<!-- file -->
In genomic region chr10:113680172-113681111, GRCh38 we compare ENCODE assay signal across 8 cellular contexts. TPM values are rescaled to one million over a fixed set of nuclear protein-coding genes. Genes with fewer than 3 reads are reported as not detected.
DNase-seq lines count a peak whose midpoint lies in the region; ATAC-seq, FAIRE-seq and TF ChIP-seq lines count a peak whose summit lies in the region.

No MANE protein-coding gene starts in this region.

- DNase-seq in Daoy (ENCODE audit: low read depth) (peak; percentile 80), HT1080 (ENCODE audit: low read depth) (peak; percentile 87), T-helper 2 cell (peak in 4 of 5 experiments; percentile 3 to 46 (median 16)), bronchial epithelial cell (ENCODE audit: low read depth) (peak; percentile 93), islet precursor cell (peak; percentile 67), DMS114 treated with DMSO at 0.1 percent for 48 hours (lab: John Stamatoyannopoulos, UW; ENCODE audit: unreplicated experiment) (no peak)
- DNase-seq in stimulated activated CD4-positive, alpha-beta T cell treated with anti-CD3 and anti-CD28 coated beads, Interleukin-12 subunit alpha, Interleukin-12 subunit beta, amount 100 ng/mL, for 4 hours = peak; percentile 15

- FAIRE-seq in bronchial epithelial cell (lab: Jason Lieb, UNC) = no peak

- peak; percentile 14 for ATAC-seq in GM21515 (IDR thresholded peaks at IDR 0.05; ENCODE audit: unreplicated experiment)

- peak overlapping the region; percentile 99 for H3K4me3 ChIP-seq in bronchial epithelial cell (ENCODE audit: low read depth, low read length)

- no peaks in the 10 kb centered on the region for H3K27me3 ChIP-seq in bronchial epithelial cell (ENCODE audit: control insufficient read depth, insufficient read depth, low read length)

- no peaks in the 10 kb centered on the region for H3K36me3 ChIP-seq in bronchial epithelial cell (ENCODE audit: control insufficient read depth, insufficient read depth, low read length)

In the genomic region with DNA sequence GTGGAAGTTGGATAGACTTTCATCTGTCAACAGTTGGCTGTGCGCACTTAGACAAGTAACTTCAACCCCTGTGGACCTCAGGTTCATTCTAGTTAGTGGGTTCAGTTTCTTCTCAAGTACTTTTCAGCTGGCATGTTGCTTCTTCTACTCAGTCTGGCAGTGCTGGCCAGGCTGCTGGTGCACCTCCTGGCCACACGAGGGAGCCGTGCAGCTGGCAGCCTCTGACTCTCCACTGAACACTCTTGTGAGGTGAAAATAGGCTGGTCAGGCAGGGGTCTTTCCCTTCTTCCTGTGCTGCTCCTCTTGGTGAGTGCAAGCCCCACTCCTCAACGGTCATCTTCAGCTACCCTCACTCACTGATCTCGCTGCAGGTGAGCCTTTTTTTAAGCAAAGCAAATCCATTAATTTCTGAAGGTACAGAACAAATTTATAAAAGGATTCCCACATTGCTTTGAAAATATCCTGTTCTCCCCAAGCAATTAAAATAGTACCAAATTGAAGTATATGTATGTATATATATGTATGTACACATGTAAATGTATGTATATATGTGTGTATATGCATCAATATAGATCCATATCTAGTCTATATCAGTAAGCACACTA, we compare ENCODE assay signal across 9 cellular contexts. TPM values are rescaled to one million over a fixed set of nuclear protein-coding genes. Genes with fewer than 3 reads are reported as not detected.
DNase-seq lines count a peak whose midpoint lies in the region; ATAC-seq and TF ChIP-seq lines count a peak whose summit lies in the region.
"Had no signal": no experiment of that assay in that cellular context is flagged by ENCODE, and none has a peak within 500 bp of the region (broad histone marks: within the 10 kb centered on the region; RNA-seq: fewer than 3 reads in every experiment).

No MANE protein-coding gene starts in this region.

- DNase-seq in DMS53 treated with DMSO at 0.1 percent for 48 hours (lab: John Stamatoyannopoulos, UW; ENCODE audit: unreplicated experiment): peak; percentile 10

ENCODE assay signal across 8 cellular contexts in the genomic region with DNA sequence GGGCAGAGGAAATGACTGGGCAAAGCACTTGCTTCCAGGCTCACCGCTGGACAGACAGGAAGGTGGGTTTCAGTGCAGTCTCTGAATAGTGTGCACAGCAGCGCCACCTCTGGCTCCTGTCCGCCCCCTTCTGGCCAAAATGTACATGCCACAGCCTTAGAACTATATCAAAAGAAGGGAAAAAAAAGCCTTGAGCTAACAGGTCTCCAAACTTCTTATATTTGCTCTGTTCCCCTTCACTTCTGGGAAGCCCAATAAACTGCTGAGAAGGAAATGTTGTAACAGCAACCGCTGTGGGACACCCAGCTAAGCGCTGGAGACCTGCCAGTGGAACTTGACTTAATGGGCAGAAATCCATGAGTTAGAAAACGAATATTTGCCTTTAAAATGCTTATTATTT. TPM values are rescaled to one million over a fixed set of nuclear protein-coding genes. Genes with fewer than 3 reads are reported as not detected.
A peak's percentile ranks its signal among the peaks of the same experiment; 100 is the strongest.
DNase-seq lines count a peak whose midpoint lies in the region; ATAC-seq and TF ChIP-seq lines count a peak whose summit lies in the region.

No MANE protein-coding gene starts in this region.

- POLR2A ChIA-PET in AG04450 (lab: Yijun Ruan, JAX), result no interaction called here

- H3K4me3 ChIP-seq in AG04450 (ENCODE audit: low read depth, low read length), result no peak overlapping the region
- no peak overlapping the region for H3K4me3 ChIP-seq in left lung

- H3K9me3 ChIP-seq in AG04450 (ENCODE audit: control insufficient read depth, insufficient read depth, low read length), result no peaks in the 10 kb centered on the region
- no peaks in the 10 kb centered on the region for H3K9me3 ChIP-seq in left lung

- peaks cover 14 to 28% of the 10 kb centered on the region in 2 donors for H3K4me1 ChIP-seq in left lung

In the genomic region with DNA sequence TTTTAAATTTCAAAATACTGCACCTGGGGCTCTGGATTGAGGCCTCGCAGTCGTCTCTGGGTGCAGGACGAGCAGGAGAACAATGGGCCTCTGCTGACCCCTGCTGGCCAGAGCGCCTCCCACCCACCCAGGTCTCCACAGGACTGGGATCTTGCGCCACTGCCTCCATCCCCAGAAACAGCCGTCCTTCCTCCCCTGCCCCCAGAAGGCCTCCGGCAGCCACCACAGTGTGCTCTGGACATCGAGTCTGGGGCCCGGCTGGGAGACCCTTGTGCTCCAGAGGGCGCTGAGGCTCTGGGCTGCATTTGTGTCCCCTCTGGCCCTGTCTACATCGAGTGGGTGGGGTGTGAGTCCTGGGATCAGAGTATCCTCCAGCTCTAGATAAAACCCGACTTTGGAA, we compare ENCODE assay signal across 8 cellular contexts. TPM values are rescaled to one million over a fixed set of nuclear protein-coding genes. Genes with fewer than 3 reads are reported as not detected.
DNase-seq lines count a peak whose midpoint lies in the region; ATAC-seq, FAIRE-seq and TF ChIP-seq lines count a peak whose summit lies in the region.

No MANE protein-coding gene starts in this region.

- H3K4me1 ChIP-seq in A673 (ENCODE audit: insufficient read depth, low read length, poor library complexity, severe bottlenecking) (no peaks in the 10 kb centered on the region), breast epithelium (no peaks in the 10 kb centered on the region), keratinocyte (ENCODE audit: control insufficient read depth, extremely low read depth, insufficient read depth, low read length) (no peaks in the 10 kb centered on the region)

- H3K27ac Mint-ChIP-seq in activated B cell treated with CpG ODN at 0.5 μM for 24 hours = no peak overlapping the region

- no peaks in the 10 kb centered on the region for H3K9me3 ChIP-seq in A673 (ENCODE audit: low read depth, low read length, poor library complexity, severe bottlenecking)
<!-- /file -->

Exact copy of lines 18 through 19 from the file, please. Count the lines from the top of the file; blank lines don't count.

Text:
DNase-seq lines count a peak whose midpoint lies in the region; ATAC-seq and TF ChIP-seq lines count a peak whose summit lies in the region.

No MANE protein-coding gene starts in this region.